Monday, February 25, 2008

What Is Eaten In One Week Around The World

Update since original post:
Some friends have asked me where I got these pictures. A good friend of mine, Cory Rintala, emailed them to me. When I was queried about their origins, a little googling unearthed this info: The photos are from a book called "Hungry Planet" by Pete Menzel. You can find out more about his photo essays on his website and through this article from NPR's Michele Norris.


Germany: The Melander family of Bargteheide
Food expenditure for one week: 375.39 Euros or $500.07








United States: The Revis family of North Carolina
(note the nutritional content on this table!)
Food expenditure for one week $341.98








Italy: The Manzo family of Sicily
Food expenditure for one week: 214.36 Euros or $260.11








Mexico : The Casales family of Cuernavaca
Food expenditure for one week: 1,862.78 Mexican Pesos or $189.09








Poland : The Sobczynscy family of Konstancin-Jeziorna
Food expenditure for one week: 582.48 Zlotys or $151.27








Egypt : The Ahmed family of Cairo
Food expenditure for one week: 387.85 Egyptian Pounds or $68.53








Ecuador : The Ayme family of Tingo
Food expenditure for one week: $31.55








Bhutan : The Namgay family of Shingkhey Village
Food expenditure for one week: 224.93 ngultrum or $5.03








Chad : The Aboubakar family of Breidjing Camp
Food expenditure for one week: 685 CFA Francs or $1.23

15 comments:

Jim Peet said...

Very interesting. Where did you find this?

Daniel Stahl said...

500$ a week. WOW! We spend like 260$ a month.

Anonymous said...

I think if they spent a little less money on their idols they'd have some more money for food in that one picture. Savannah

Anonymous said...

Before sending this it would have been helpful if you some data and how the figures and contents in photos were choosen.
There is no reference to the source of the information.
Very poor effort, would get a fail by most standards

Paul Fuller said...

Apparently whoever "anonymous" is does not read (or write for that matter) very well. The beginning of the post cites where the information was taken from: Peter Menzel's book Hungry Planet. On his website you can find out more about how he gathered this data. The following snippet describes the contents of the book and how he was able to amass such a breadth of information:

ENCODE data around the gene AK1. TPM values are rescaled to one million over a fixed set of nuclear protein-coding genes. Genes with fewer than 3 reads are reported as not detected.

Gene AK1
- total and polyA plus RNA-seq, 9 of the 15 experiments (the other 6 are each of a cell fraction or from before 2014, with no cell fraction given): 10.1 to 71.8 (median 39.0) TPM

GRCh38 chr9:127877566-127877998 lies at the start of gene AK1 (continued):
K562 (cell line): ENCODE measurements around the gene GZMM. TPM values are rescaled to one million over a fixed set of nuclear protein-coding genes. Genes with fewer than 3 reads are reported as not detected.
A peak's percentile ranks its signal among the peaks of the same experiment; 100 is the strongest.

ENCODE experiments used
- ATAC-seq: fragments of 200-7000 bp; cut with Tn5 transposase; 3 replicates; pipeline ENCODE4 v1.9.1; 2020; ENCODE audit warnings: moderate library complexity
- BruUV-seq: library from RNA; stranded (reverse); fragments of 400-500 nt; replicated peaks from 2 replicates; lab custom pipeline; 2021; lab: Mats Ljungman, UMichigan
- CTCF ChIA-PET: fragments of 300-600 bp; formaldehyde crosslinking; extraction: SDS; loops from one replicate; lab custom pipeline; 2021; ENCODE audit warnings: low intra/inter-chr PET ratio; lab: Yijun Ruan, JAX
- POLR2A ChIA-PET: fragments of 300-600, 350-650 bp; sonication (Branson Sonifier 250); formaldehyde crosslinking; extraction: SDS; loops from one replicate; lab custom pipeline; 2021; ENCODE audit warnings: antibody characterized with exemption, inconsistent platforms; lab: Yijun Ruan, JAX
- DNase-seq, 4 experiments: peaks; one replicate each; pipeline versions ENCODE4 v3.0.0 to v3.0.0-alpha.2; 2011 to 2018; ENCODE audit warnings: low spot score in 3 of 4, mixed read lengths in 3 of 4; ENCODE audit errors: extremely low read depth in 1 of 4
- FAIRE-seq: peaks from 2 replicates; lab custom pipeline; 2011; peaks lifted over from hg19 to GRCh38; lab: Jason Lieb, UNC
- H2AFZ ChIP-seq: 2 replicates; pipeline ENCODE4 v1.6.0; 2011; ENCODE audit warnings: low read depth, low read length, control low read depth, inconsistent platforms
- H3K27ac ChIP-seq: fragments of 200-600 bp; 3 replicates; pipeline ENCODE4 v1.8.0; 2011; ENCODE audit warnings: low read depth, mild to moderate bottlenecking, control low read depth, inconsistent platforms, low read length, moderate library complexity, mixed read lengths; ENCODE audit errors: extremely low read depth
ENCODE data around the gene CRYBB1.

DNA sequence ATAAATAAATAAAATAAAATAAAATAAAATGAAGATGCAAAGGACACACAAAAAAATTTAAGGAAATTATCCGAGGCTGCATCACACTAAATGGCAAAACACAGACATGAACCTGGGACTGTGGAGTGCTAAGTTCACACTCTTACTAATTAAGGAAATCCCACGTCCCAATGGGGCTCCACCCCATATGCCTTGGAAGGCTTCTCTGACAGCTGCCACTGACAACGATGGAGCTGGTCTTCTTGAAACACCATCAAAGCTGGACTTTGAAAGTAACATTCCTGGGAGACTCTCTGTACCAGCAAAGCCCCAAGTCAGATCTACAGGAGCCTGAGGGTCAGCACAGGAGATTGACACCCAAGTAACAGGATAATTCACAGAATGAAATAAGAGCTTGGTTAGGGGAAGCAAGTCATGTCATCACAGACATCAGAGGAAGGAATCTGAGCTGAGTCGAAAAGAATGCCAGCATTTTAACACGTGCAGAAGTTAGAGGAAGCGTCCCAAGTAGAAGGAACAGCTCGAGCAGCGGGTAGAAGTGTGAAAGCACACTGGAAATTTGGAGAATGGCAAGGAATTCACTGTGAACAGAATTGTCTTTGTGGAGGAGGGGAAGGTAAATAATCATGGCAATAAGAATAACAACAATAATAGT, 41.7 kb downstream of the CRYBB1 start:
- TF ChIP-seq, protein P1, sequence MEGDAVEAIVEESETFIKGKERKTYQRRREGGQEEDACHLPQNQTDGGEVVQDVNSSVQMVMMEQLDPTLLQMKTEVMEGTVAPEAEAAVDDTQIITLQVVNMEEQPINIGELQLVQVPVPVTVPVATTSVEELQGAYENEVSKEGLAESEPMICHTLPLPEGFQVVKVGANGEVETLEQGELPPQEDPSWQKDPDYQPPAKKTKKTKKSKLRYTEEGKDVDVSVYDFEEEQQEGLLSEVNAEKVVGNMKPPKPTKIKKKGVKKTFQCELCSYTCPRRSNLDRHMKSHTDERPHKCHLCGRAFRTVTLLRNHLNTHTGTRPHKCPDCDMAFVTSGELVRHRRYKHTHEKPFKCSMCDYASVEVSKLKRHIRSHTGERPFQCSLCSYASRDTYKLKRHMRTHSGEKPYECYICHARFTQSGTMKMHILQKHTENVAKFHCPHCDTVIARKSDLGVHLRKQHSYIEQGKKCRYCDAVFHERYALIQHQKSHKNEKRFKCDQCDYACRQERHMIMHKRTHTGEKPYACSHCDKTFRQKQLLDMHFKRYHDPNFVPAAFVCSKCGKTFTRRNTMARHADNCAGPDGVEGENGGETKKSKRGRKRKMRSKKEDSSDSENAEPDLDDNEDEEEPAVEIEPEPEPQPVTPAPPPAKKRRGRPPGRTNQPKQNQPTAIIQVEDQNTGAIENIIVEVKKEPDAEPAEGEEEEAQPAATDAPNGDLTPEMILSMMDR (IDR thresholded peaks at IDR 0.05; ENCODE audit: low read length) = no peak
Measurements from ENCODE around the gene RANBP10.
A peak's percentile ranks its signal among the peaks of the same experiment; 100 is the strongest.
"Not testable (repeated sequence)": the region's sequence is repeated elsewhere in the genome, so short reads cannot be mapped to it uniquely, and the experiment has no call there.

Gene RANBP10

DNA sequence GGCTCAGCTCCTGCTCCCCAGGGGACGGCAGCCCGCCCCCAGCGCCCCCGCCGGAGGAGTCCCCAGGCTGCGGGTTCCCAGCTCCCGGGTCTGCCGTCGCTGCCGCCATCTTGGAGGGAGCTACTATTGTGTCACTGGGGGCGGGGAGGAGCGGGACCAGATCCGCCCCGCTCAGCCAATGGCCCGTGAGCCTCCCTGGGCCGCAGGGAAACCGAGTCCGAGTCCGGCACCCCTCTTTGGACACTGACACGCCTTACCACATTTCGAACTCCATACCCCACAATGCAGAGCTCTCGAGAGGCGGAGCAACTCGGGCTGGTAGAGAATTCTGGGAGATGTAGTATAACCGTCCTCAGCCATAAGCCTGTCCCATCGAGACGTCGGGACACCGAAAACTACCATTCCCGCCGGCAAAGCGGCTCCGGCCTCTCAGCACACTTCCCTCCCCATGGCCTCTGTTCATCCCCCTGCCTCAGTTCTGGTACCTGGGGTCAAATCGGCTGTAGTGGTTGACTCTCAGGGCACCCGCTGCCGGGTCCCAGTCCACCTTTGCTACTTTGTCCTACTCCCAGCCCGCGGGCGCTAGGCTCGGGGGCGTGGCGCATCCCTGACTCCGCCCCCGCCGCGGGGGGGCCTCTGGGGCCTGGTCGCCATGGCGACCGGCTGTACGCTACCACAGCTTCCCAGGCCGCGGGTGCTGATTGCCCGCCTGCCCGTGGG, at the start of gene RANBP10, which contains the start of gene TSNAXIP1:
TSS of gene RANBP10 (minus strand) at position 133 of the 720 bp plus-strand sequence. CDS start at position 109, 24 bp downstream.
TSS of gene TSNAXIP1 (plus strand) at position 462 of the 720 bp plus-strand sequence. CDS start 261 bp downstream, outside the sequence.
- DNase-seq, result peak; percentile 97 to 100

Each family's profile includes a detailed description of their weekly food purchases; photographs of the family at home, at market, and in their community; and a portrait of the entire family surrounded by a week's worth of groceries. To assemble this remarkable comparison, Menzel and D'Aluisio traveled to twenty-four countries and visited thirty families from Bhutan and Bosnia to Mexico and Mongolia.

Jim Peet said...

Thanks Paul!

Crystal said...

I think this was also published in TIME or the like a couple months back, too.

Lematin said...

THANKS,
on the same planet,so large a gap in life standard.

Anonymous said...

We spend about $280 a month on food, too, in the U.S. The American family pictured? Disgusting. Absolutely disgusting.

Anonymous said...

All the American families who live healthy, live outside the Ghettos, do Not LIVE ON fast food!

Those of us who eat healthy, eat more vegetables, like the Sicilian, Polish, and Mexican, families!

Those Ghetto dweller Americans show a lack of education, and dietary planning!

Clinton said...

It is rather sad that we have this great disparity in costs of food. But the people in the developed world do have greater choices of where to shop and the variety on offer. We have only ourselves to blame that we accept the high costs of food, when the producers of the food get so little for the crops they provide. The middlemen and the major stores make mega profits and then we accept this.

And to the biggot-"ghetto dwellers" seems to be a term that we have seen used by the uneducated and we hoped that it was erased from common useage decades ago.

Thanks for the wonderful effort in showing this data in a graphic form.

Mariza said...

Definitely an eye opener. It reminds of the book, "The Jungle Effect," where a American doctor goes around the world and explores the healthy, nutritional habits of other cultures. It's unfortunate to look at the weekly food depiction of the typical American family. It's no wonder that obesity, cancer and diabetes is on the rise in the United States.

Mariza said...

Definitely an eye opener. It reminds of the book, "The Jungle Effect," where a American doctor goes around the world and explores the healthy, nutritional habits of other cultures. It's unfortunate to look at the depiction of the America family's food choices. Even more unfortunate is how these processed foods are making the people of the United States very sick.

HannahPet said...

It is important to note that diets are just different and the cost of food varies. Because they spend little doesn't necessarily mean that they wanted more but could not afford it.

Everyday Athena said...

It's appalling that some of the people who are commenting above actually viewed these poignant photos and still are so mired in ignorance that they chose to write a racist comment. Shame on you Savannah/Anonymous - you viewed these photos and learned nothing.